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OBSCURANTISM, CONSERVATISM, ELITISM
on September 2, 2003
The Wastleland epitomizes the elitist and reactionary undertones prevalent in much of early modernism--by which I am referring to that vague (retrospectively designated) "school" of modernism orginating in or drawing its adherents from the British Isles. Of course, Eliot was born in America, a geographic misfortune for which this certified Anglophile would repent, however implicitly, during much of his life.
In The Wasteland, Eliot is nostalgic for classicist or, at least, early Enlightenment values, which he contrasts with the decaying values and moral degradation of modern society. As might be expected, his viewpoint was informed by the era of the so-called Great War, the war--it would have seemed--to end all wars. But Eliot naively fails to address the reiteration of moral crises, destructiveness, and war throughout human history and the definitively human propensity to glorify the past, out of proportion with its more prosaic realities, and to assign past works with nearly religious devotion. The works to which Eliot tirelessly alludes throughout The Wasteland--and the poem, it should be noted, is comprised of a great deal of often-obscure allusions--are not inherently better than, say, the works of the subsequent and more forward-looking American modernist "movement" (consisting of Stein, Hemingway, Fitzgerald, Dos Passos, et.al.).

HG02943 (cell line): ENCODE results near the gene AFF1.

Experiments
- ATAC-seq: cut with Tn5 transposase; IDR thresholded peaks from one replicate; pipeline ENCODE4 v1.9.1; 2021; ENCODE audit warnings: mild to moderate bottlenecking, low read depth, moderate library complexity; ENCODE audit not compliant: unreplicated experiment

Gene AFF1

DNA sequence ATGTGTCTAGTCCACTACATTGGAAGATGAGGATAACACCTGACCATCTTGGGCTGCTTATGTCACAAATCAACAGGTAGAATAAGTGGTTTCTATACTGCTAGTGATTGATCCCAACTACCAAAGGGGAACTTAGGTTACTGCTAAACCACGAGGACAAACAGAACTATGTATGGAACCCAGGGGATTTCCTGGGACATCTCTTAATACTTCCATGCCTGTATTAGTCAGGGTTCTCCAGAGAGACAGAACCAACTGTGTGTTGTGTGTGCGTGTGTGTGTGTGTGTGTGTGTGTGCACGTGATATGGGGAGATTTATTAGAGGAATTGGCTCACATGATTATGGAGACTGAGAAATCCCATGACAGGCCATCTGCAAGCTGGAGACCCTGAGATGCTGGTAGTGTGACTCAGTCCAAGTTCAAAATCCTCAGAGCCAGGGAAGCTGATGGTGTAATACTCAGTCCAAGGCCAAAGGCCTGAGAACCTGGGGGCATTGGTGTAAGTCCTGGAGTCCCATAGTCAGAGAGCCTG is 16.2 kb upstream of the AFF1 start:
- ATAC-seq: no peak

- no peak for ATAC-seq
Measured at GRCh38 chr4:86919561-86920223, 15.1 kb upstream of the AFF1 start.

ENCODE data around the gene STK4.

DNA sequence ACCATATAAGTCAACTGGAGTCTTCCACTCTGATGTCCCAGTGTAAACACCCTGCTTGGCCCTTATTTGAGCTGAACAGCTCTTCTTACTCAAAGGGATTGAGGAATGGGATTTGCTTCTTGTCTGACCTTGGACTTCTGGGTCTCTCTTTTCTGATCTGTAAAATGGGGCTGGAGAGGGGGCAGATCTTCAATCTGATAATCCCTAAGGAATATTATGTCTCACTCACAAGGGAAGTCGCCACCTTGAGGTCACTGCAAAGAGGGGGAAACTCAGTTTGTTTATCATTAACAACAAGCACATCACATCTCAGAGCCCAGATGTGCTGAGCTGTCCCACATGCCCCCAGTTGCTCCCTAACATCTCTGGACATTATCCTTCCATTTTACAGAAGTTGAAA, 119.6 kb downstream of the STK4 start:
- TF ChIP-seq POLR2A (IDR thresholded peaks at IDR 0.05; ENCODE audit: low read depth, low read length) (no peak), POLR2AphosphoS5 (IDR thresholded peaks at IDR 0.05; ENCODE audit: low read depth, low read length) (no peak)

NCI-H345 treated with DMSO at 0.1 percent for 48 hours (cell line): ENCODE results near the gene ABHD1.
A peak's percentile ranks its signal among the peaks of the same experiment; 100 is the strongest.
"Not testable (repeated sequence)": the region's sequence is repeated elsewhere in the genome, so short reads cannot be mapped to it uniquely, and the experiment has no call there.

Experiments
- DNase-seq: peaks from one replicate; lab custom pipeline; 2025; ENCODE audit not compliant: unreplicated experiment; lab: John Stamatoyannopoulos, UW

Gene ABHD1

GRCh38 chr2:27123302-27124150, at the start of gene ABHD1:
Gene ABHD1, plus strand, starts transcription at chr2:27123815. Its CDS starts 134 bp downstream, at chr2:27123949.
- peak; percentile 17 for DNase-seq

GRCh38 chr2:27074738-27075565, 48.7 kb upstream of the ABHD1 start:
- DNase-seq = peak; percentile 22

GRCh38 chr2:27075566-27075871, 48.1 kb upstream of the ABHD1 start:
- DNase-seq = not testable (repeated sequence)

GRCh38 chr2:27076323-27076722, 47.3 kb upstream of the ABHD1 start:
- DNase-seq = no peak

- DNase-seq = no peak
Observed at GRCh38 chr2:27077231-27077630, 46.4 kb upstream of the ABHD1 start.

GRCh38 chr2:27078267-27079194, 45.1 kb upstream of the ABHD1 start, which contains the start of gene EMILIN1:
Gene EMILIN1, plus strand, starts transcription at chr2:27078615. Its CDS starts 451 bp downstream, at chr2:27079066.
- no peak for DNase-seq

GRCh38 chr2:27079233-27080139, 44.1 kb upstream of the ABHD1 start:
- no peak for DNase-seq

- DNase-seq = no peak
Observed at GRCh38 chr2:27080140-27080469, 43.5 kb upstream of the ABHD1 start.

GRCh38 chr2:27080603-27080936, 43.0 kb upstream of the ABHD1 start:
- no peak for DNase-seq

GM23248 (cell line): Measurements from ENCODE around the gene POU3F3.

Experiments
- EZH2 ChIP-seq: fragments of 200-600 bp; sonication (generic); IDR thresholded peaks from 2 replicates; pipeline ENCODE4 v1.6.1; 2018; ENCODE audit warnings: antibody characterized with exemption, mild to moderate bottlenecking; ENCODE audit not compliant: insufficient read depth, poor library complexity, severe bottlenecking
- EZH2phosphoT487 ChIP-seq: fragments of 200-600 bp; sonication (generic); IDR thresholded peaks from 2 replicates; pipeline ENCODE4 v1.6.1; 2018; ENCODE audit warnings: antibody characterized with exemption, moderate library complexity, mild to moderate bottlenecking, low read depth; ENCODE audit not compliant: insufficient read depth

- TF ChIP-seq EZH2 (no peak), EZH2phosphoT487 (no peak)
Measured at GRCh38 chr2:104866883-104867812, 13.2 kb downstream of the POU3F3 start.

The Wasteland gives voice to the myth that tradition is validated by virtue of the fact merely that it is tradition. This is the conservative viewpoint par excellence. But the past is inherently undesirable simply because it is the past, and life and art are "progressive" ventures. Derrida and other desconstructionists would certainly have problems with the use of the descriptor "progressive" (in this, an endlessly derivative and deferential society), but by progression all that is suggested is not an aversion to the past, but an aversion only to duplicating the past and its traditions verbatim because tradition has seemingly legitimized itself.
The world Eliot seeks, however implicitly, is the representation of the Old World in which--accurately or not--obscurant, elitist, and sedentary intellectualism prevails, while revolution and populism, in all of its genres, is stifled. Or perhaps that isn't the intention at all. Perhaps more privately, Eliot preferred a continuance of "vulgar" modernity in which reactionary elites (Joyce, Yeats, and Pound, for example) might feel themselves exceptional and the most insightful diangosticians of social ills--imagining they have, to whatever extent, evaded them.